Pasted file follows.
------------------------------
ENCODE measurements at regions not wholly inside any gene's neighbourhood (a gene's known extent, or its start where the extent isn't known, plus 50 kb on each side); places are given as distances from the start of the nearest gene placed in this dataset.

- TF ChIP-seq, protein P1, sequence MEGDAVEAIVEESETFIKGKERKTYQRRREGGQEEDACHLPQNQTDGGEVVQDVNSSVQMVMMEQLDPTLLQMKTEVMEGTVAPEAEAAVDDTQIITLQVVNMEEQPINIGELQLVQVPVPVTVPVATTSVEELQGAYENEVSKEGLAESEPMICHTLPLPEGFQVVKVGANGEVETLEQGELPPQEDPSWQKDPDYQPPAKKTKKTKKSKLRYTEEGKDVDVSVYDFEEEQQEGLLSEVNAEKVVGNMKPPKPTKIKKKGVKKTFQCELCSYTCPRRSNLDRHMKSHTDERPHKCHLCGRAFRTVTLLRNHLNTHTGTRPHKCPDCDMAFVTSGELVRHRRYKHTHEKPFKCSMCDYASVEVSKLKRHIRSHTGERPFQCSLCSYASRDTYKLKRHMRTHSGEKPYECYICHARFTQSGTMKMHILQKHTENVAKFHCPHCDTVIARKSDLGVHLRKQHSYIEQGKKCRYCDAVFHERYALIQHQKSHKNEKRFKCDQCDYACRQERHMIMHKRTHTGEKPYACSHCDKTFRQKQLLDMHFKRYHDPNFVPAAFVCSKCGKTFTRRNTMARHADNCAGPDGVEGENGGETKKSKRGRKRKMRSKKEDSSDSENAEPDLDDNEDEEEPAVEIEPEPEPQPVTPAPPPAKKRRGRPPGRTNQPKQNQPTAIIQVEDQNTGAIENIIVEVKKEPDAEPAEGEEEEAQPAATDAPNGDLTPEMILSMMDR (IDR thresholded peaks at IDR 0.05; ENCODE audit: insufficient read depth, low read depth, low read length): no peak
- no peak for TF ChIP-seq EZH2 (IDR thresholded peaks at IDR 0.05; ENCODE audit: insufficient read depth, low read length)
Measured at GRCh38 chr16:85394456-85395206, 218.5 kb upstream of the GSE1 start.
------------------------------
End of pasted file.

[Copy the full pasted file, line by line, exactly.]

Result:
ENCODE measurements at regions not wholly inside any gene's neighbourhood (a gene's known extent, or its start where the extent isn't known, plus 50 kb on each side); places are given as distances from the start of the nearest gene placed in this dataset.

- TF ChIP-seq, protein P1, sequence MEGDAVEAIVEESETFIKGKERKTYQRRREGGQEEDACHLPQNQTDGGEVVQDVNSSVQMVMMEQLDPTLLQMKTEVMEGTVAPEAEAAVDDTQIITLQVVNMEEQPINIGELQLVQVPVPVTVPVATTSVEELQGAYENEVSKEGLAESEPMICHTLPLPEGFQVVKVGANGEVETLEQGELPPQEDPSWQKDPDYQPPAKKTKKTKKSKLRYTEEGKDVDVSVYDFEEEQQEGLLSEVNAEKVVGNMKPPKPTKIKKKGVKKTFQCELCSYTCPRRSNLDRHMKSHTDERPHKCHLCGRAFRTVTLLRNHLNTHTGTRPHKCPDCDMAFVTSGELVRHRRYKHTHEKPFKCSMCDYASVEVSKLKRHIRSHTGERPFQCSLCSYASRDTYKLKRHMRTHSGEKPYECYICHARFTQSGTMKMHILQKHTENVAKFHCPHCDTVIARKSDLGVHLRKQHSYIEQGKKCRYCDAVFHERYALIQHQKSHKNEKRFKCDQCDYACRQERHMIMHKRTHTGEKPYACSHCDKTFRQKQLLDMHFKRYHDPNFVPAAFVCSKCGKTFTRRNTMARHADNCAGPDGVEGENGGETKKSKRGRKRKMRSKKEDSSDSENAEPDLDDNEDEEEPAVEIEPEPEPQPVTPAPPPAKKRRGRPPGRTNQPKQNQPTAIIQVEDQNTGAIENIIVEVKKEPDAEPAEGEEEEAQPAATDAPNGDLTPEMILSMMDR (IDR thresholded peaks at IDR 0.05; ENCODE audit: insufficient read depth, low read depth, low read length): no peak
- no peak for TF ChIP-seq EZH2 (IDR thresholded peaks at IDR 0.05; ENCODE audit: insufficient read depth, low read length)
Measured at GRCh38 chr16:85394456-85395206, 218.5 kb upstream of the GSE1 start.